What I learnt from Kobe Bryant
By Clementine Lewis, Junior Consultant
There is no name more synonymous with the game of Basketball than Kobe Bryant.
Kobe died in a tragic helicopter accident in Calabasas in January 2020 alongside his daughter, Gigi, and six other passengers. He was a legend both on and off the basketball court and his legacy will undoubtedly continue to live on through the game. In the wake of his memorial, which took place at the Staples Centre on Monday morning (24 February 2020), I started thinking about the lessons that I’ve learnt from Kobe and how I apply them both as a basketball player and as a management consultant.
Kobe Bryant was the epitome of tenacity; he was well known for what he called his ‘mamba mentality’ which Bryant said was: “a constant quest to try to better today than you were yesterday”. This is manifestly apparent from his many accolades including 5-time NBA Champion, 18-time NBA All-star and even winning an Academy Award.
His curiosity and learning mindset extended beyond basketball; he would regularly cold call celebrities and industry trailblazers like Oprah Winfrey, Mark Parker and Arianna Huffington to get tips on their success:
“Some of the questions I ask seem really, really simple and some of them seem stupid, quite honestly, for them. But if I don’t know, I don’t know. I have to ask. I’ll just do that and ask questions. I want to learn more about how they build their business and how they run their companies and how they see the world”.
Lane4 defines resilience as the ability to bounce back from adversity and stay the path despite pressure. In his 20 NBA seasons as an LA Laker, Kobe never let the pressure get to him despite a number of potential career-ending injuries: he played multiple games with a broken finger, broken nose and even a broken knee. He embraced the pressure and believed that “Everything negative — pressure, challenges – is all an opportunity for me to rise”.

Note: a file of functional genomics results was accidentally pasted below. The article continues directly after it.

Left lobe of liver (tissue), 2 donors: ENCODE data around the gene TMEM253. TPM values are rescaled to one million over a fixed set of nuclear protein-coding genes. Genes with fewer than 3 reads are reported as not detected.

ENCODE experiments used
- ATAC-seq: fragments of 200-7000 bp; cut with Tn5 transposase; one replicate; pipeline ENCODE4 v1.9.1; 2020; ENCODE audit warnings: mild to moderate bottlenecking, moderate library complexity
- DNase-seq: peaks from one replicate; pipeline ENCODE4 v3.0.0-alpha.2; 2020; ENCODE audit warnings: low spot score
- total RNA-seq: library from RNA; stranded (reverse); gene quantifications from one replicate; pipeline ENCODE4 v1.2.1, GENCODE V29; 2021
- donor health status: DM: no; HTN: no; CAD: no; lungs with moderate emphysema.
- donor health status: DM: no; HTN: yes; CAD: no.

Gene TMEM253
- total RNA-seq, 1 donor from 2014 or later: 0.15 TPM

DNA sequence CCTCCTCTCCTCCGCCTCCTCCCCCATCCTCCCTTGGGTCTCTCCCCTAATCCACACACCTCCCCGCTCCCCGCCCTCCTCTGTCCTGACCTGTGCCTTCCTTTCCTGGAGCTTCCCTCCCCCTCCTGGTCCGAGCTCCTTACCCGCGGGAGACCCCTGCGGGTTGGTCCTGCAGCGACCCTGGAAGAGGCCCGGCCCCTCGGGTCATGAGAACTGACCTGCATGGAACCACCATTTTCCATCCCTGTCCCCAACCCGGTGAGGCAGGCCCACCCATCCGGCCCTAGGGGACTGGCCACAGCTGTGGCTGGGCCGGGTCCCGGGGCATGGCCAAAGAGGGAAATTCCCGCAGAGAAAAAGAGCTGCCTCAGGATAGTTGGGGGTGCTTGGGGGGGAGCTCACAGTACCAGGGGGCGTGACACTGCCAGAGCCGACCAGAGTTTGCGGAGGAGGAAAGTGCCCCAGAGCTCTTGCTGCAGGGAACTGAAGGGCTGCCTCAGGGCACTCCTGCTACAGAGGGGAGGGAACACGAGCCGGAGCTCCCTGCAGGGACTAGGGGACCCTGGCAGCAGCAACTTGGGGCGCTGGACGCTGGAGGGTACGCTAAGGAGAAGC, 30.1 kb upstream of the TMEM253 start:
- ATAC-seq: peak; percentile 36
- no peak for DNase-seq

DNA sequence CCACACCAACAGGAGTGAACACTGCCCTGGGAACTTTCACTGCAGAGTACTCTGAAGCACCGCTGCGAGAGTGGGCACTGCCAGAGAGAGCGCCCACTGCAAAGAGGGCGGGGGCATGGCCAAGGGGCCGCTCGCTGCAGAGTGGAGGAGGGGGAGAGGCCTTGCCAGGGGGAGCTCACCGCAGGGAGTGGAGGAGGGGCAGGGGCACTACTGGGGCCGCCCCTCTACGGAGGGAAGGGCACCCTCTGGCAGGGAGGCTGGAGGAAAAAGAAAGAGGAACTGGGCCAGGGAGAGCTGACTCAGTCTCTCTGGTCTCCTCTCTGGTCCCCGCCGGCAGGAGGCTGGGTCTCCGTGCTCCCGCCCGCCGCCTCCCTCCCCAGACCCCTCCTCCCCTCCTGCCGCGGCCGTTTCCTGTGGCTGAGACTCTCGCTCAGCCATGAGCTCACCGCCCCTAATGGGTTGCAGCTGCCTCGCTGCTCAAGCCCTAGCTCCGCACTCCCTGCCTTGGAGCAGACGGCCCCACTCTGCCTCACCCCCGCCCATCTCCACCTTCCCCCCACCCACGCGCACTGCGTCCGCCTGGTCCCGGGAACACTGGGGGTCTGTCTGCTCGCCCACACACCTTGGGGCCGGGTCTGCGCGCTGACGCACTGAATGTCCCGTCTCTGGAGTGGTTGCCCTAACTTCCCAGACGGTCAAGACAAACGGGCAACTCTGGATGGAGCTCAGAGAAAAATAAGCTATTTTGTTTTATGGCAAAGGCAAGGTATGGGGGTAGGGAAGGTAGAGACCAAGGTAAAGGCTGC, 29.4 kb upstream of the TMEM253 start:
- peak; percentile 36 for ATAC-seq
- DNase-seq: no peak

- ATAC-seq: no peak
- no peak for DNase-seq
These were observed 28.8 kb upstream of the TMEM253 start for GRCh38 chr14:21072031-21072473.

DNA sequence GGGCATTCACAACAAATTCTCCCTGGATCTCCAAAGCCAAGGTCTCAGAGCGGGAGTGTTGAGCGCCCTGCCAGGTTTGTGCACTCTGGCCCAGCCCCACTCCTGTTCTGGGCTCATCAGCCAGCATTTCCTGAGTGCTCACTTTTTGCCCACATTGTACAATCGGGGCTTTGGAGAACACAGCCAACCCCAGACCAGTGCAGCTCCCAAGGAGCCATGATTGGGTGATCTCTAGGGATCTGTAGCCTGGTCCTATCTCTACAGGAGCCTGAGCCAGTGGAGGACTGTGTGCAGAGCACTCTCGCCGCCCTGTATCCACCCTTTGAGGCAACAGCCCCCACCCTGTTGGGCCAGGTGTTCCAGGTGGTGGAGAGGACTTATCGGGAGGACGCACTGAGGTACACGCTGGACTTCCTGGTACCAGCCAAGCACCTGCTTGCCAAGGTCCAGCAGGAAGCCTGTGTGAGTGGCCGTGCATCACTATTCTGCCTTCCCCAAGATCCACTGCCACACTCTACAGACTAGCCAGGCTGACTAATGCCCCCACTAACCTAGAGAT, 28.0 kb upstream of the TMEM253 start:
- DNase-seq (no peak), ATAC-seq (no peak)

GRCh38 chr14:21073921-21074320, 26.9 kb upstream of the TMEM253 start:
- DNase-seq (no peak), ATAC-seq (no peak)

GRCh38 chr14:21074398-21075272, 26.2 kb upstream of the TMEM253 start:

The part of Kobe that truly inspired me was his ability to be a great leader. When he started out in the NBA, he was well known for his arrogance, selfishness and fixed mindset, often failing to understand those he believed did not possess his ‘mamba mentality’. He said: “I can’t relate to lazy people. We don’t speak the same language. I don’t understand you. I don’t want to understand you.”.
However, he eventually reached a point in his career where he had to stop being ‘just a player’ and start being a leader, which he symbolised by changing his shirt number from 8 to 24.
He threw his fixed mindset out the window and started to believe that the meaning of being your best self can vary from person to person. He said: “I varied my approach from player to player. I still challenged everyone and made them uncomfortable, I just did it in a way that was tailored to them. To learn what would work and for who, I started doing homework and watched how they behaved. I learned their histories and listened to what their goals were. I learned what made them feel secure and where their greatest doubts lay. Once I understood them, I could help bring the best out of them by touching the right nerve at the right time.”
Kobe taught me a lot and I look forward to inspiring others as Kobe did.
“The most important thing is to try and inspire people so that they can be great in whatever they do” – Kobe Bryant